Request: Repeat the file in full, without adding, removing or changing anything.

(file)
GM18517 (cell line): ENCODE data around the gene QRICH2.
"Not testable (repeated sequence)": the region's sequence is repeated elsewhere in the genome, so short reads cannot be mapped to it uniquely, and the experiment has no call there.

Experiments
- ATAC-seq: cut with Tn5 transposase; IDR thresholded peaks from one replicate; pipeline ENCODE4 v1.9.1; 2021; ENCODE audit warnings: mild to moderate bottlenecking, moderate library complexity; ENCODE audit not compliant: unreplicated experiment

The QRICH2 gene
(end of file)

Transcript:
GM18517 (cell line): ENCODE data around the gene QRICH2.
"Not testable (repeated sequence)": the region's sequence is repeated elsewhere in the genome, so short reads cannot be mapped to it uniquely, and the experiment has no call there.

Experiments
- ATAC-seq: cut with Tn5 transposase; IDR thresholded peaks from one replicate; pipeline ENCODE4 v1.9.1; 2021; ENCODE audit warnings: mild to moderate bottlenecking, moderate library complexity; ENCODE audit not compliant: unreplicated experiment

The QRICH2 gene